Crappie Fishing Through the Ice

by | Feb 9, 2018 | crappie, ice fishing

Friends and I woke up to the Great Northwoods of Wisconsin this morning to begin our annual three days of ice fishing.  The thermometer read an invigorating -17 below zero.  Back in my college days up in Ashland, Wisconsin, -30 hardly made me flinch.  These days I’m smarter.  After we read the temps we lollygagged through breakfast at Chippewa Retreat and it wasn’t until 9 that we drove to the frozen lake.


The beauty of this trip is we have guides.  Our friend George who hosts us on this trip annually hires three guides, Joe Pestka, James Pestka and Brett Jolly.  These guides aren’t just guides but over the years have become terrific friends.  When we arrived at the lake they already had holes drilled, ice shack with full kitchen rigged and jigging tents all up with heaters running.


Usually we fish tip-ups for northern pike but today was a full-on pursuit of black crappie.  When ice fishing for crappie we use tiny rods with 4lb mono.  Each angler is allowed three lines so each of us balanced two rods with minnows on a Joe creation while jigging tiny spoons or jigs on the third rod.


I love jigging through the ice for panfish.  Although it was still -10 I decided against fishing inside the tents and found a snug spot against the ice shack in the sun and actually got quite comfortable.  I had a beer and a cigar and soon the stresses of my busy speaking/show tour were long forgotten.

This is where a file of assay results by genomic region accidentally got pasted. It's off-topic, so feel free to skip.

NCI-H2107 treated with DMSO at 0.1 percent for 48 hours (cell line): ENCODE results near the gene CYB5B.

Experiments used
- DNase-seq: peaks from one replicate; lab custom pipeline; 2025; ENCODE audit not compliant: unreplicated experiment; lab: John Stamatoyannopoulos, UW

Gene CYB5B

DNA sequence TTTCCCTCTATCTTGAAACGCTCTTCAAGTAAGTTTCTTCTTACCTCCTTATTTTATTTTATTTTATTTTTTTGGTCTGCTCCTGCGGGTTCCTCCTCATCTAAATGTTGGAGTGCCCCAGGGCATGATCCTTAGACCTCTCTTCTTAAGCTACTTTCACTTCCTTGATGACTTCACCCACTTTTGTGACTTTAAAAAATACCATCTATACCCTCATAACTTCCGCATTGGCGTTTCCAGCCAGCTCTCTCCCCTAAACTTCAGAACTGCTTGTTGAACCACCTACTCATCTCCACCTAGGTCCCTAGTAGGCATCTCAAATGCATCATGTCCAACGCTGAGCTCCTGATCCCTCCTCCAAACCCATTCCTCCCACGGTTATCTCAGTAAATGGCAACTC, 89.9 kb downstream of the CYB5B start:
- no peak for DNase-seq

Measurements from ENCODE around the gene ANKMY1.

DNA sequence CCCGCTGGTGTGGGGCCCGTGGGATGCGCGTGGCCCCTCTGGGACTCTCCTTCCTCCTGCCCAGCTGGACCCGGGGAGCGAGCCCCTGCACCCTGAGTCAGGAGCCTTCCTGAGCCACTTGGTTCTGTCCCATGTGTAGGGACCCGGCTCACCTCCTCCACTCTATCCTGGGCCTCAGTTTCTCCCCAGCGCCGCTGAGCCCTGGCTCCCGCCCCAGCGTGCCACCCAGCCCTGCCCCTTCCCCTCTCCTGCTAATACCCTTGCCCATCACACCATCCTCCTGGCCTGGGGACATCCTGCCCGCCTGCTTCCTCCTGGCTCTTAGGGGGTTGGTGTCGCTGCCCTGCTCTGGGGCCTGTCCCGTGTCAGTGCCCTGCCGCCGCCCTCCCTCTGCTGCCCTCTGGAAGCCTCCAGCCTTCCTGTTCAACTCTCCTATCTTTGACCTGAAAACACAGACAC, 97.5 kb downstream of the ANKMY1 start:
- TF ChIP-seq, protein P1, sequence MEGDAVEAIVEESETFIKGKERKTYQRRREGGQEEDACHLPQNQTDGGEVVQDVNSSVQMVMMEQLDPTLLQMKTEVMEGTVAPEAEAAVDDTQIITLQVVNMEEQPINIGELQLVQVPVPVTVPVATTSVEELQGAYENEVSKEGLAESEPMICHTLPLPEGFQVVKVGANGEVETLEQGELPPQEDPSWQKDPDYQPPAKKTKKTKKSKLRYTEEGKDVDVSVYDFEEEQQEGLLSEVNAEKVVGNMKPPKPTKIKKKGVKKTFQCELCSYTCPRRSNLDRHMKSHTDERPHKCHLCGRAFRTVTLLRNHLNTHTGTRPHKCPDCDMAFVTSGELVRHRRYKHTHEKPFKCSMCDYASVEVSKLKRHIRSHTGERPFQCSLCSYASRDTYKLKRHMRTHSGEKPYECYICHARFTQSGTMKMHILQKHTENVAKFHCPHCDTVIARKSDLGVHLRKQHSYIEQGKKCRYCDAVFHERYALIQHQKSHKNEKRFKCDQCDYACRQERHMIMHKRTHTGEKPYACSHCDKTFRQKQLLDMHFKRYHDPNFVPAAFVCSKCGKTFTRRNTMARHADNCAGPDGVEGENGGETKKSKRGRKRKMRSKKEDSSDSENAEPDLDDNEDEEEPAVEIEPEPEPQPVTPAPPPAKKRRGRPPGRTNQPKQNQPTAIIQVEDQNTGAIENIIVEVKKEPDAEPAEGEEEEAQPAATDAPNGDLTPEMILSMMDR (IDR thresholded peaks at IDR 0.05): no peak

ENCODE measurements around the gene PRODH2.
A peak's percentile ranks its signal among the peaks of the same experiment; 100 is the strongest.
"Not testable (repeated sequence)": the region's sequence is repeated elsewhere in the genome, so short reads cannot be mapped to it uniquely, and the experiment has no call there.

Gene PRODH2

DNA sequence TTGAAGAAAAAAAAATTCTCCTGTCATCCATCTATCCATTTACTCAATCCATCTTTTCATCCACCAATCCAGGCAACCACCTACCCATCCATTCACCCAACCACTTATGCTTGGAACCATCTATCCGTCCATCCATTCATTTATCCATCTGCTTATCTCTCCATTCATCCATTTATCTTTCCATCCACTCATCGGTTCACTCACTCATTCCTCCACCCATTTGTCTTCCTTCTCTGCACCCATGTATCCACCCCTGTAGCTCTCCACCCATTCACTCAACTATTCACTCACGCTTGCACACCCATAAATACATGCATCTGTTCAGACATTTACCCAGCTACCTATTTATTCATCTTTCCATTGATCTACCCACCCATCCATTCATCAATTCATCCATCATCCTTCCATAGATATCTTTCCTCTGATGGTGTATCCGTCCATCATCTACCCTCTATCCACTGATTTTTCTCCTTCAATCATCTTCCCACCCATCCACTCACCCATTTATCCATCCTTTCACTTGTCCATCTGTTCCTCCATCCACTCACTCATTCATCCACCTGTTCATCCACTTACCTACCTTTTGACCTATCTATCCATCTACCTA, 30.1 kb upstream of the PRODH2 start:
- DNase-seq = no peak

When we first arrived the crappie bite was on.  All of us dropped the jigs down and hooked up.  We each landed about four of the handsome panfish. Then as fast as the action started it stopped.  The crappie schools were gone and replaced by tiny perch that were more of a hassle than fun.


In my fly fishing life, I’m a catch and release guy.  But when it comes to catching crappie through the ice I enjoy the harvest.  As soon as the action slowed Joe filleted the crappies and at noon sharp we were gorging on one of the tastiest freshwater fish I know.  Early this morning they were alive and swimming.  At noon they were a mouthwatering lunch!


Although we continued our jigging efforts, the afternoon produced a mere couple more crappies.  Crappie can be this way.  They’re a schooling fish and once they leave the area it can be for good.  Shortly after 4 when the thermometer began to plummet with the dropping sun we headed in.


Day one was successful thanks to the morning bite.  We enjoyed a beer at the White Oak Grill at Chippewa Retreat then headed to one of our favorite Manitowish restaurants, Smokey’s.  We ate enough that we probably could’ve slept on the ice in light sleeping bags without ever getting cold.  George treated us to a true feast.  I can hardly move as I rest my head.  Back after it tomorrow.


Jeff Currier Global Fly Fishing


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I started fly fishing at age 7 in the lakes and ponds of New England cutting my teeth on various sunfish, bass, crappie and stocked trout. I went to Northland College in Ashland, Wisconsin, where I graduated with a Naturalist Degree while I discovered new fishing opportunities for pike, muskellunge, walleyes and various salmonids found in Lake Superior and its tributaries.

From there I headed west to work a few years in the Yellowstone region to simply work as much as most people fish and fish as much as most people work. I did just that, only it lasted over 20 years working at the Jack Dennis Fly Shop in Jackson, WY where I departed in 2009. Now it’s time to work for "The Man", working for myself that is.

I pursue my love to paint fish, lecture on every aspect of fly fishing you can imagine and host a few trips to some of the most exotic places you can think of. My ultimate goal is to catch as many species of fish on fly possible from freshwater to saltwater, throughout the world. I presently have taken over 440 species from over 60 countries!